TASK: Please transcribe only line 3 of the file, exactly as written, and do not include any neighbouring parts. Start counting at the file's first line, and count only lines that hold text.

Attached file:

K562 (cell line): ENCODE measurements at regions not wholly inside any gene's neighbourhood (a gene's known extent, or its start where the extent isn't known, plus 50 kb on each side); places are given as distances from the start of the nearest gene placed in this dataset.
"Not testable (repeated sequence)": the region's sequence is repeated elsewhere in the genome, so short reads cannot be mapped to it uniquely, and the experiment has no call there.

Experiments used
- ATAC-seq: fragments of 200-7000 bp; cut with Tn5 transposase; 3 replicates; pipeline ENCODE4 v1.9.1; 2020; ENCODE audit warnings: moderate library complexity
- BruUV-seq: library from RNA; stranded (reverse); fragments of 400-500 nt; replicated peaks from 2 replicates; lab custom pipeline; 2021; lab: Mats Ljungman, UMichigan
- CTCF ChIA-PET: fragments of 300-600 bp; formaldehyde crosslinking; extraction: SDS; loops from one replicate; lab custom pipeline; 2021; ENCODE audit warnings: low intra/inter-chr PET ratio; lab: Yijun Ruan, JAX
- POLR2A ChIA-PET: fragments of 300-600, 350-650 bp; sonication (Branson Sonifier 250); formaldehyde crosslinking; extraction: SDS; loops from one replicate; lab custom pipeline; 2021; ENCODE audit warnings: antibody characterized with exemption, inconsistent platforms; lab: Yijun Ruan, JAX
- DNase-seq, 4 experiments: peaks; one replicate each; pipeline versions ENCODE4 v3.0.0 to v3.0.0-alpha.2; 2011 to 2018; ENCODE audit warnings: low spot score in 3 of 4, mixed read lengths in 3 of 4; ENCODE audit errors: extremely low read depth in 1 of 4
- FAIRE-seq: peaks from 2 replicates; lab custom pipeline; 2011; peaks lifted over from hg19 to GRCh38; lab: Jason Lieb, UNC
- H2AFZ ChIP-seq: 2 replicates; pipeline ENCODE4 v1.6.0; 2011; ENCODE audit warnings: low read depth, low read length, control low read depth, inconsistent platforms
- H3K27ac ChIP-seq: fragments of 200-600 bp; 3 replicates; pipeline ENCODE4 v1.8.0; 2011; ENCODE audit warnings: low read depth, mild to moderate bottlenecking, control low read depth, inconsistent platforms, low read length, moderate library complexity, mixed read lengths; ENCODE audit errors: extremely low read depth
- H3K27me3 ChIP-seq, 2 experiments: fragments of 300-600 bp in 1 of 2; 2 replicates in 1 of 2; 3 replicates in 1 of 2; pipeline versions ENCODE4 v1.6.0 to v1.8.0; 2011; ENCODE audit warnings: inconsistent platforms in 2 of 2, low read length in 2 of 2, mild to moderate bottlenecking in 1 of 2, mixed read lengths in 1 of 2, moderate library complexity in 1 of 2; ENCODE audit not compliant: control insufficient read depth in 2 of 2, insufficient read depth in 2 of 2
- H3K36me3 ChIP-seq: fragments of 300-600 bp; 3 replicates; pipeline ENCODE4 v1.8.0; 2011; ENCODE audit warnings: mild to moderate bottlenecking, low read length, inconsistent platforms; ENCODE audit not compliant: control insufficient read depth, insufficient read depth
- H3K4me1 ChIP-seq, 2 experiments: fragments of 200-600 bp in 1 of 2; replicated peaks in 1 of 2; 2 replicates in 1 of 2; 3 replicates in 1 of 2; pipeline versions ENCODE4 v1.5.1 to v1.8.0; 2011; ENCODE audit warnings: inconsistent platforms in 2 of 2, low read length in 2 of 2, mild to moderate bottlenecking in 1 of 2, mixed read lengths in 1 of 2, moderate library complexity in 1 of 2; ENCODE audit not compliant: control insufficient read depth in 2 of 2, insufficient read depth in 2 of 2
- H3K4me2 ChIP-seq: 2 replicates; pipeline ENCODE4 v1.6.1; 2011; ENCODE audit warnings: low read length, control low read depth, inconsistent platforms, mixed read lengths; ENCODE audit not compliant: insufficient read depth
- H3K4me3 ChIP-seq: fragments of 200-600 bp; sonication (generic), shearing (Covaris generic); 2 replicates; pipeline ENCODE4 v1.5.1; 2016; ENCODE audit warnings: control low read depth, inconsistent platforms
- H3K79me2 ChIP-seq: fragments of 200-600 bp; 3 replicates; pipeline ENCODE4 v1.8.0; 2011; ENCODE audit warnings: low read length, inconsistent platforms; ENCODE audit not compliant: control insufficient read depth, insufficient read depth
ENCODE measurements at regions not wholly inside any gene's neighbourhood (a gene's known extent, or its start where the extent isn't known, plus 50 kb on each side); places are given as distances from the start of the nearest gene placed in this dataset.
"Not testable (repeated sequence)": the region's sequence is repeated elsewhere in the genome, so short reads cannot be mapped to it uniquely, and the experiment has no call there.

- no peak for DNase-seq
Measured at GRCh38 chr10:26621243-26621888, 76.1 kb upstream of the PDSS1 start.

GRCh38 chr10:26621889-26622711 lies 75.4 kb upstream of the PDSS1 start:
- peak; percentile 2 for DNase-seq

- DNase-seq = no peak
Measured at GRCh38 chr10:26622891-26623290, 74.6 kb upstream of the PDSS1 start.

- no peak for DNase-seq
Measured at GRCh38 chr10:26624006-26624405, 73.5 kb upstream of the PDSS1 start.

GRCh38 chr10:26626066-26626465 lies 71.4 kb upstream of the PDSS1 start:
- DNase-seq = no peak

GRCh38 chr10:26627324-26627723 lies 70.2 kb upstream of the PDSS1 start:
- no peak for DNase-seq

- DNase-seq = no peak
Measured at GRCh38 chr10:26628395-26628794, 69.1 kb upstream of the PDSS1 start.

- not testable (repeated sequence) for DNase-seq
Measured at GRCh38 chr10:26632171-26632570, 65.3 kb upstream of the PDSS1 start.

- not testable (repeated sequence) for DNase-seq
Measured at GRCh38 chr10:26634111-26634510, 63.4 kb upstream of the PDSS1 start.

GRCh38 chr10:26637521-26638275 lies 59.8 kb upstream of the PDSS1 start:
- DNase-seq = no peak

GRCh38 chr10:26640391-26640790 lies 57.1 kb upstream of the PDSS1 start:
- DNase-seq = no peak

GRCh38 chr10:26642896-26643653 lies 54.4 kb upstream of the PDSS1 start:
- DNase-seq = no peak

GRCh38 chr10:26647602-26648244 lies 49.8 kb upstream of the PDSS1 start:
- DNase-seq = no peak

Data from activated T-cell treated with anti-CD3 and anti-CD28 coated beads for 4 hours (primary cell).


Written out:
Experiments used